Getting a lot of time with no kids around was a special bonus for us this summer too!

Just because I expect them to be 100% responsible for affording extra luxuries for themselves, I’m still their mum and happy to be a mother as they navigate this new learning. At times they needed help with things that they couldn’t manage.

When they were in their jobs they needed some assistance at times getting home at night when his shift didn’t finish till midnight, sometimes there were dilemmas with work people that they needed to talk through, and other times it was simply helping them find some food after work before getting to bed at night.

Its been a learning process for all of us. Discussion and negotiations, compromise and learning to let go of things, especially letting our children be responsible to other adults out of our own network of friends and family.

Now we are home and the door is open for them to continue working in the same sort of capacity (not on such a large scale each day) doing the same kind of job or similar closer to home but within the limitations available to them outside of school and other commitments.

They now have money to spend and save and invest and that is also pretty fun to do. The learning continues for all of us. But I’m so thankful that they have learnt some things this summer that we could not have taught them any other way. The skill of working for their money. Learning how to exchange their time and skills for money.

If we had provided them with extra cash all the time to buy those fun outfits, make-up, computer games or electronics, they never would have had the motivation to put their effort out there and earn the money themselves.

I’m so happy we did this, and how well we navigated it together. Thankful the kids had grandparents who were willing and able to give them board while they worked and took care of them when we had to get back home to work ourselves.

One of the added bonuses, when the kids start working, is the extra time alone together as a couple. We miss them, but we also try to embrace this new phase and the positive changes they bring.

I will say now that they have earnt this money, they are being pretty careful about what they will buy! They have had all summer to think about it of course but still, they are hesitant and cautious. This is exactly what we wanted! Thoughtful purchasing 🙂

If you have got teenagers at home that might be ready or are definitely ready for part-time work, either short term or long term, I have a few suggestions that might help get you all started;

STEPS TO YOUR TEEN GETTING THEIR FIRST JOB

  • Have them write up a small CV about themselves – nothing major, just something to give to the manager/owner when they need to leave details. (Here’s a download of the one my kids used)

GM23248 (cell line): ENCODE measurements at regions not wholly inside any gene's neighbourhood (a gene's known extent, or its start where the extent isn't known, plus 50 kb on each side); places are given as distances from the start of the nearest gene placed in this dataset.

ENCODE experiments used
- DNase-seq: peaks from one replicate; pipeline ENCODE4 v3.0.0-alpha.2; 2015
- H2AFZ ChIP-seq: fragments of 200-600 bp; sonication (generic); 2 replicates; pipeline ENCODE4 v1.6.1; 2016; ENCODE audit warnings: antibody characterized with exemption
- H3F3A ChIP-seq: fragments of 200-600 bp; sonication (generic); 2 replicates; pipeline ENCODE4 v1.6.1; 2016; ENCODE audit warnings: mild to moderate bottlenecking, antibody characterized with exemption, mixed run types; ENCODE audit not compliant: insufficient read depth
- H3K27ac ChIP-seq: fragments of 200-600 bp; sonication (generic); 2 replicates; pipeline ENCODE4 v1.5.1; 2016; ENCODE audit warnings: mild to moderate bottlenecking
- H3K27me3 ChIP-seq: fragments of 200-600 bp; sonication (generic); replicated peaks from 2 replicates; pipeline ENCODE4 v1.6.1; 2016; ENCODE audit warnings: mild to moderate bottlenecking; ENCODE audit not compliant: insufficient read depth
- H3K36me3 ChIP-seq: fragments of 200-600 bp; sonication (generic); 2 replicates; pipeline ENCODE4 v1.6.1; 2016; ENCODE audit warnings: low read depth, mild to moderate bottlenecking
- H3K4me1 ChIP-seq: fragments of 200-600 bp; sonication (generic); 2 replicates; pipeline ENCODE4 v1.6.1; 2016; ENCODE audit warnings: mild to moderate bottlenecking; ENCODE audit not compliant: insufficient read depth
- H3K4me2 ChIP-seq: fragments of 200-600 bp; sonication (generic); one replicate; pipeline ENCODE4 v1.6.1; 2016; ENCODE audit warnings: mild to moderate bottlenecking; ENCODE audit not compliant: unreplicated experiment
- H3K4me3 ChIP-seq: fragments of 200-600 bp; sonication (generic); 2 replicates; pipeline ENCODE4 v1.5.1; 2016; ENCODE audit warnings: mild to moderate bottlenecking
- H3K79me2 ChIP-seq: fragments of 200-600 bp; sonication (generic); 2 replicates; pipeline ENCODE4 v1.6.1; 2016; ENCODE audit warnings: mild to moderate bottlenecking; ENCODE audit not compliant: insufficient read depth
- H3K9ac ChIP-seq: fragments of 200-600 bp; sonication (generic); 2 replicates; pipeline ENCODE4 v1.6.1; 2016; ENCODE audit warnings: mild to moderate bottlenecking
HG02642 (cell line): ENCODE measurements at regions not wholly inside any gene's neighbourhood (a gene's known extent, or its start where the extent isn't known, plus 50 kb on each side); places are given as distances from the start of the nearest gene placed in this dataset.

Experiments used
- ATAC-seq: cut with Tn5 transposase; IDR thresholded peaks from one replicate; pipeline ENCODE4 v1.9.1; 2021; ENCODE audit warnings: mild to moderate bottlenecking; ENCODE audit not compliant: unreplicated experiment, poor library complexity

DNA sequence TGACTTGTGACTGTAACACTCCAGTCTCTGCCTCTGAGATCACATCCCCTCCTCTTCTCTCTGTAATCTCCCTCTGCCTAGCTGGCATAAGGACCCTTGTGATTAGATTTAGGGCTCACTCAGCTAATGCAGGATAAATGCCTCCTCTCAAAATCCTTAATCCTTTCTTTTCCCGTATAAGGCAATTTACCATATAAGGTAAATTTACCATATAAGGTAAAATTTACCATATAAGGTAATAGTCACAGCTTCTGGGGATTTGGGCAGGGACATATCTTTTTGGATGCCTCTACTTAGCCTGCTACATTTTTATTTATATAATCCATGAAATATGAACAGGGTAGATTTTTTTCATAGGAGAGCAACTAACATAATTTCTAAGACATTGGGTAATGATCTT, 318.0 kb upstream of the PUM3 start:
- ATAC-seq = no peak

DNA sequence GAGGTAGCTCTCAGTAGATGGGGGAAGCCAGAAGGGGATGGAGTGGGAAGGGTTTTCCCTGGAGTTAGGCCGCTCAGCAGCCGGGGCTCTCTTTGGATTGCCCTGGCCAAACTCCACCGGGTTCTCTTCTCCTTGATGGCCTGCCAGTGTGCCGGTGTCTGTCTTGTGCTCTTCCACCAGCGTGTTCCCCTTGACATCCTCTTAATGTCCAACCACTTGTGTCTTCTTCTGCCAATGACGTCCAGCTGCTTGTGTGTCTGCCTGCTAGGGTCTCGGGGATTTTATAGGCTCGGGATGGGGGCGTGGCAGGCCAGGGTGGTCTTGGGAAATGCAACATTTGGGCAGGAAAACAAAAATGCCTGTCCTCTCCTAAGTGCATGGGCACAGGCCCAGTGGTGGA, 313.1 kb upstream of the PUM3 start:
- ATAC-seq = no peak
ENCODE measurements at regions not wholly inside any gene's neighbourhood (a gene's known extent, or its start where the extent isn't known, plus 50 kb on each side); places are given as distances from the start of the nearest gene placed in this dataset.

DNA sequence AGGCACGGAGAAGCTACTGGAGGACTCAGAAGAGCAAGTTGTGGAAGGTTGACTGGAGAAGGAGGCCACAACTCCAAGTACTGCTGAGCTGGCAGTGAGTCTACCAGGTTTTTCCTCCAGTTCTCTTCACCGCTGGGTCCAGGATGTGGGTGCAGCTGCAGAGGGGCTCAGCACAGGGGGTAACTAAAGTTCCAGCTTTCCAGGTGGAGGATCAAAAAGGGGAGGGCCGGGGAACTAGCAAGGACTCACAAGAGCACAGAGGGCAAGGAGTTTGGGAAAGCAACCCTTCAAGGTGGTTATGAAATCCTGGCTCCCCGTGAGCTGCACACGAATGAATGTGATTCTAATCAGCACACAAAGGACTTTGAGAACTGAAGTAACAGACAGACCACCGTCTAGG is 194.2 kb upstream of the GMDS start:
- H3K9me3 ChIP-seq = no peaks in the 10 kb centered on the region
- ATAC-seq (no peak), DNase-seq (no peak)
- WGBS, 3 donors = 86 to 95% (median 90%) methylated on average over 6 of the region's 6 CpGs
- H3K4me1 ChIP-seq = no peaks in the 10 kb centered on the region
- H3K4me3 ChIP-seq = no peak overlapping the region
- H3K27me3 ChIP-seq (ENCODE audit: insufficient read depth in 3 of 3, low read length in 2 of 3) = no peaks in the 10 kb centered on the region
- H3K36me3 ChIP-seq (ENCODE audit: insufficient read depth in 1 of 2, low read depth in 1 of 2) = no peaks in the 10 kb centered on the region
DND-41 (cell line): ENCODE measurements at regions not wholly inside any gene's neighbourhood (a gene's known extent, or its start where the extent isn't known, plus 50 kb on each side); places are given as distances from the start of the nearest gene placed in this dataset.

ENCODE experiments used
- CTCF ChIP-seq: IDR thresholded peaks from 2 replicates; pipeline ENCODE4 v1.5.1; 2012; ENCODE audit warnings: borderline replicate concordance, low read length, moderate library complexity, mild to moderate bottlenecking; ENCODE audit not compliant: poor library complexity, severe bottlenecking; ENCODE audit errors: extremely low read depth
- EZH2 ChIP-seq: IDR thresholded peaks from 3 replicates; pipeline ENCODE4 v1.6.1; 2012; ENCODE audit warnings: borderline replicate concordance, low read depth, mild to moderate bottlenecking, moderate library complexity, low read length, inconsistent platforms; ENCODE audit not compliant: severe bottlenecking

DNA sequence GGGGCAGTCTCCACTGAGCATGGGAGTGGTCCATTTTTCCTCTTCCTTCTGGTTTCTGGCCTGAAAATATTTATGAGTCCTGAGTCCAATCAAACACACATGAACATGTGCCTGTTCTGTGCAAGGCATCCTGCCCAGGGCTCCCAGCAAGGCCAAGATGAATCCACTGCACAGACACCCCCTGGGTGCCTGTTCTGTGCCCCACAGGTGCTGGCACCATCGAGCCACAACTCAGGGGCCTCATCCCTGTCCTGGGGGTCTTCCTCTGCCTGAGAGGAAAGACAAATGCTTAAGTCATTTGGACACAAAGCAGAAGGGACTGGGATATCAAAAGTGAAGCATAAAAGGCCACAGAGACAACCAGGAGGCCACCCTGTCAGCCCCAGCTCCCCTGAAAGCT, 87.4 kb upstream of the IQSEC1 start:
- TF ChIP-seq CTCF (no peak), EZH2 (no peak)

• Set a goal to visit 10 establishments at least before you stop (so make sure you have at least that amount of resume’s printed)
  • Choose any establishment that you and your child know might have work suitable for them to get started. Things to consider are; washing dishes, waiting tables, mopping floors, stocking shelves/fridges, serving customers. Places that will work are general grocers, department stores, cafes, restaurants, and any general food outlets or take away stores.
  • If your kids are nervous, don’t hesitate to role play a little and talk your kids through what they might say to introduce themselves and how to ask for a job. Pretend you’re the manager or initial person they will talk to and coach them on what they might say.
  • The first time can be difficult, the second time is easier, keep them going and not to stop until they feel at least a little positive with their efforts that day.
  • Hopefully, they will have at least one or two that are going to give them a callback – hopefully sooner rather than later!
  • Unfortunately at this stage, they may have to take what they can get in the way of offers. The goal is to get a job and so the hope is that the best one calls back first.
  • It will take a few conversations for you to help them navigate which job to do (if there are multiple offers), and especially filling in tax forms and bank accounts etc.
  • The next key is to make sure they commit to this application and stick to this employment until it exhausts its benefits or they decide to find another place to work that’s more suitable. At least now they have a tremendous amount of experience in looking for work they didn’t have before and will feel even more confident in what kind of work they would like to do.